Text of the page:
Date of Award

Spring 5-12-2021

Degree Type

Thesis

Degree Name

Master of Arts (MA)

Department

English

First Advisor

LeeAnne Richardson

Second Advisor

Tanya Caldwell

Third Advisor

Marilynn Richtarik

Abstract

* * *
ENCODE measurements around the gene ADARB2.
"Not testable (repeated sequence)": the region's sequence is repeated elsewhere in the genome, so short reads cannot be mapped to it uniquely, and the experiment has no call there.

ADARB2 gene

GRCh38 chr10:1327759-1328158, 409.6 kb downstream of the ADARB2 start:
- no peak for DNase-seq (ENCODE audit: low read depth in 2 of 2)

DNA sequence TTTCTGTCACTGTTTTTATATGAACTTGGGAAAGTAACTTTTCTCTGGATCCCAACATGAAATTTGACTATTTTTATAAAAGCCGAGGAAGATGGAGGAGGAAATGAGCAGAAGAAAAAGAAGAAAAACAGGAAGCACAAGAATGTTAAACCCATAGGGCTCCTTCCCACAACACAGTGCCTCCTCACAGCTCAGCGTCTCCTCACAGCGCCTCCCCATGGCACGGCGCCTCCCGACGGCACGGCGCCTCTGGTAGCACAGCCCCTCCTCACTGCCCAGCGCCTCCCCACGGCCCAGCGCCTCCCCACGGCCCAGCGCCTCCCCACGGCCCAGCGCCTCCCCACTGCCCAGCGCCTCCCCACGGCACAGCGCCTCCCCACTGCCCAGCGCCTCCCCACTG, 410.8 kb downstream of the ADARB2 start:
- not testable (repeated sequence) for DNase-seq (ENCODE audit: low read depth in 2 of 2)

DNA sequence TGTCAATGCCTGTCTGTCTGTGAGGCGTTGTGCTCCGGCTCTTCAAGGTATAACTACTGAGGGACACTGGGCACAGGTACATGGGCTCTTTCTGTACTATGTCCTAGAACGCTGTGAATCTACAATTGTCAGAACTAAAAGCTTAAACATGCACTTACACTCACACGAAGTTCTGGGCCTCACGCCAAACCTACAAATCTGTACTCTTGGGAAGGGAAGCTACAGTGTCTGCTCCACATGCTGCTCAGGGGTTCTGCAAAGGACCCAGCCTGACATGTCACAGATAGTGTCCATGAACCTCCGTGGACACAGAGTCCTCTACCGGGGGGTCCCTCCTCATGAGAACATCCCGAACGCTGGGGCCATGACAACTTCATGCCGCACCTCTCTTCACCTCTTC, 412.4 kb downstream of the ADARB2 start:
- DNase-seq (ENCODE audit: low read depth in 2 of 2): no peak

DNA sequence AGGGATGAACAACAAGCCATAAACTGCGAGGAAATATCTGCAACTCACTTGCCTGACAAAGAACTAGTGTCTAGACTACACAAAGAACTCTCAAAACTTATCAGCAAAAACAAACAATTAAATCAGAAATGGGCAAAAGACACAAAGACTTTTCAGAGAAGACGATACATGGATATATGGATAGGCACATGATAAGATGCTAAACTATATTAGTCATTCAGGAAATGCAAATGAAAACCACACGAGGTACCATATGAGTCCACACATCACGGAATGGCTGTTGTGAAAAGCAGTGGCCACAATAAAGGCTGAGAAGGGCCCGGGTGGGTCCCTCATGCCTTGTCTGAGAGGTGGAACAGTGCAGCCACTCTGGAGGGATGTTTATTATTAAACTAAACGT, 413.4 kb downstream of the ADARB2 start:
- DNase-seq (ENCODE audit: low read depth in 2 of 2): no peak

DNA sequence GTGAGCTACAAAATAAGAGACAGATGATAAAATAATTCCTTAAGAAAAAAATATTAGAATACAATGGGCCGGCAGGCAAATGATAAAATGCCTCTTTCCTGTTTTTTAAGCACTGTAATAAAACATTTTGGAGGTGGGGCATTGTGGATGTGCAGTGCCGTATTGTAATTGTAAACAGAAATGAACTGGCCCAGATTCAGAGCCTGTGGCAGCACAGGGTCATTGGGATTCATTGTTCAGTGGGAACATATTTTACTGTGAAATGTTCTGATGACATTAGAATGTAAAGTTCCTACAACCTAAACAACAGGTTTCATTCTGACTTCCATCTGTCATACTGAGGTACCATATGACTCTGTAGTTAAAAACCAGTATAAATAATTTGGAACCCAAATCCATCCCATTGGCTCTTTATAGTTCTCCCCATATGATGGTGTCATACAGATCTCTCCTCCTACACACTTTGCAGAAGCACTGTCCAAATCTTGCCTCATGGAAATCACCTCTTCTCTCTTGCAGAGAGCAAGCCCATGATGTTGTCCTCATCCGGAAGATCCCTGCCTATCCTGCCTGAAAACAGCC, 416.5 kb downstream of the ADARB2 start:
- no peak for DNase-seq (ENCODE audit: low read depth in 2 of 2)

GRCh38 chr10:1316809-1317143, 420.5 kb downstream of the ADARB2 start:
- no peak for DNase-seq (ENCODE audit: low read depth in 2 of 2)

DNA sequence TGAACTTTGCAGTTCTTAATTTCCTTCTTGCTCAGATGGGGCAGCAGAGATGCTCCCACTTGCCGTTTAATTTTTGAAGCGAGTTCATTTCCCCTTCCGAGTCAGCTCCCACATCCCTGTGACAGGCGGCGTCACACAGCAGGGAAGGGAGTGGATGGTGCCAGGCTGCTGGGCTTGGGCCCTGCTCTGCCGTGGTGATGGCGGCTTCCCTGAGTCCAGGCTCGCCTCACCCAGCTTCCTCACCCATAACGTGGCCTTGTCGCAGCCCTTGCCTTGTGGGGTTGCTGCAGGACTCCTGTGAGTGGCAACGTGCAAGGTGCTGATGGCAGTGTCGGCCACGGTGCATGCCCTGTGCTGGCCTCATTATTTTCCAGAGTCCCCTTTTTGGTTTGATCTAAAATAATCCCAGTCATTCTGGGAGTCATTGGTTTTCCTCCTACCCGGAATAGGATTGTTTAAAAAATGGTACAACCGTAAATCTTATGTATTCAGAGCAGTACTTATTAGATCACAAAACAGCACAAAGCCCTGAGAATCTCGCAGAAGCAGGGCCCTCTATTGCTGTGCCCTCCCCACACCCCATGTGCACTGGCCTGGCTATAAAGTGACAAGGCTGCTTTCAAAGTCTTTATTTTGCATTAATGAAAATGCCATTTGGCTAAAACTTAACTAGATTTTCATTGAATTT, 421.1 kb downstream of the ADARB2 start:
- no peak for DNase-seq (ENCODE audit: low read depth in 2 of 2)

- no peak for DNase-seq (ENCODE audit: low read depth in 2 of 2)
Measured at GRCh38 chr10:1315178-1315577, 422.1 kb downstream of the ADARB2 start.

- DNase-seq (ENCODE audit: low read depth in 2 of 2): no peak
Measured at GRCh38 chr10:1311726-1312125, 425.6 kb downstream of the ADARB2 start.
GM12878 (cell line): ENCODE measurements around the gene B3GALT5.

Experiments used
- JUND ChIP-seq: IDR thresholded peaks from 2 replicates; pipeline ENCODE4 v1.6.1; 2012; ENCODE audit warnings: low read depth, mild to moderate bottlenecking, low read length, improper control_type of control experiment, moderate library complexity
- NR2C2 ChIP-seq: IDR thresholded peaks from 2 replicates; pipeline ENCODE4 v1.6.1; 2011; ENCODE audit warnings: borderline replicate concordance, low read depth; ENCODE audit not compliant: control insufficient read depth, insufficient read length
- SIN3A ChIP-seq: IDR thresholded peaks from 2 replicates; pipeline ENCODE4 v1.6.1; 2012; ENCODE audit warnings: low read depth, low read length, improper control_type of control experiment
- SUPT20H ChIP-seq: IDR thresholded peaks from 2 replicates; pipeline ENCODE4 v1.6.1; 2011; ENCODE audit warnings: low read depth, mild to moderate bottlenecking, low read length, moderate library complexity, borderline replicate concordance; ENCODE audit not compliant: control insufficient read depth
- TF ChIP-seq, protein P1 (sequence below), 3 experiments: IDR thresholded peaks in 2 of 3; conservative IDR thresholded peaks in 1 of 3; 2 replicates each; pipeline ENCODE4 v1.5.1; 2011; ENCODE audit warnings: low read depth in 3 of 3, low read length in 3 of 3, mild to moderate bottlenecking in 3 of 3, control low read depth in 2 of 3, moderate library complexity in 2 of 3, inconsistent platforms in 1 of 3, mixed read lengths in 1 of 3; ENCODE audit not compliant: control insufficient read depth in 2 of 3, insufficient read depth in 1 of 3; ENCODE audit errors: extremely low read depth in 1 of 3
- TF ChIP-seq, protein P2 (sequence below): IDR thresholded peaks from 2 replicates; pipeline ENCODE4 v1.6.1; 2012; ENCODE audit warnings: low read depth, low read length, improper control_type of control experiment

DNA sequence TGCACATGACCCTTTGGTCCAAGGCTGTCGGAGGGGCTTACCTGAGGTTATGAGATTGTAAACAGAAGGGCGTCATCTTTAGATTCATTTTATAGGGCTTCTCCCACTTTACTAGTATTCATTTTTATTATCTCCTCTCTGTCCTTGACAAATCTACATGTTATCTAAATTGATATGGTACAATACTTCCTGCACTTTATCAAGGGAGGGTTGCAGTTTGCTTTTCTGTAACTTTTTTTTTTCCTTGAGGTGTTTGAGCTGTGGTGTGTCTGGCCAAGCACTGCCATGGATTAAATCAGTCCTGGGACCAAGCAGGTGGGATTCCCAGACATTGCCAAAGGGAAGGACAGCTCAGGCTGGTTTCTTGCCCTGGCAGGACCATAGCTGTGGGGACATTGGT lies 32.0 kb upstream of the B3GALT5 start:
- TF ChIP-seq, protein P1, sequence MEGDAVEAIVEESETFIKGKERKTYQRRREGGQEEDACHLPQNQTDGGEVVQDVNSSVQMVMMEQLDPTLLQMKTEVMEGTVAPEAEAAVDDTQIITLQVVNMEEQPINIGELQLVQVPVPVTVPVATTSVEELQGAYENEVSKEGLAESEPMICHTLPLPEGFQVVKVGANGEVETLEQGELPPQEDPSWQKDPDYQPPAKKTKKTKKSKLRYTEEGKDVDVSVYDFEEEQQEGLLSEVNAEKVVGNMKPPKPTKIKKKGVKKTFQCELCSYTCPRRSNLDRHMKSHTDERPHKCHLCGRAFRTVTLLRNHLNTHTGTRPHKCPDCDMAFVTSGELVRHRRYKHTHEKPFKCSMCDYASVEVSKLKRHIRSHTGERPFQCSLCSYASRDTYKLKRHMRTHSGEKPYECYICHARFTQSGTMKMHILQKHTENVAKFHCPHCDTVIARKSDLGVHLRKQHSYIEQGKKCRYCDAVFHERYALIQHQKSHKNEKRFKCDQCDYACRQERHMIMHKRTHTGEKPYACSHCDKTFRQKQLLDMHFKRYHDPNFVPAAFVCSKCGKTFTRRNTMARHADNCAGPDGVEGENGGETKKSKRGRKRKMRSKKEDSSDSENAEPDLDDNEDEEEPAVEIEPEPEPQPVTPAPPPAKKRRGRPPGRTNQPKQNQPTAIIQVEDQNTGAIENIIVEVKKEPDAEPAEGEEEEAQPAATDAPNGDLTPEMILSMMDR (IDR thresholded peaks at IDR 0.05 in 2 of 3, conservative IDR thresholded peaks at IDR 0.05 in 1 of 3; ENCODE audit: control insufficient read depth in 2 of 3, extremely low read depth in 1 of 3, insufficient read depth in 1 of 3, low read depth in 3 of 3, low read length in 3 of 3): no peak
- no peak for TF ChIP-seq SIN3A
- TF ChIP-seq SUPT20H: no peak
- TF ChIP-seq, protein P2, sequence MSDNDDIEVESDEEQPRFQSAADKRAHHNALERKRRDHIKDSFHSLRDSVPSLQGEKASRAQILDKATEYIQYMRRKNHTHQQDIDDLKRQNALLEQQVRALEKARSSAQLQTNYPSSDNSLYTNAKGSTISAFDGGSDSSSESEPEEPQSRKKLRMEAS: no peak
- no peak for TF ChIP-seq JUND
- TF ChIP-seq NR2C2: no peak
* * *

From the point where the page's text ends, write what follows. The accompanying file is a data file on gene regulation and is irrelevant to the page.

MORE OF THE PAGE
The discussion regarding vampire history is a popular topic among scholars dating back earlier than the eighteenth- and nineteenth-century rise of Gothic literature and is echoed within early Gothic texts. Sheridan Le Fanu’s novella Carmilladeserves a secure place within the literary canon for its pull on the genre’s connection to the female image, while preceding Bram Stoker’s Dracula by twenty-six years. Not only does the novella demonstrate a crucial development in the genre, but it also disrupts social norms of Victorian women by queering the title character as well as the heroine. While the connection this novella has with the Gothic is clear, Le Fanu’s motivations behind the text have not been adequately analyzed. Many argue his motivation stems from political fear, but this thesis investigates the deeper connections between vampiric lore and Le Fanu’s past personal traumas in his creation of a queer, monstrous, female vampire.

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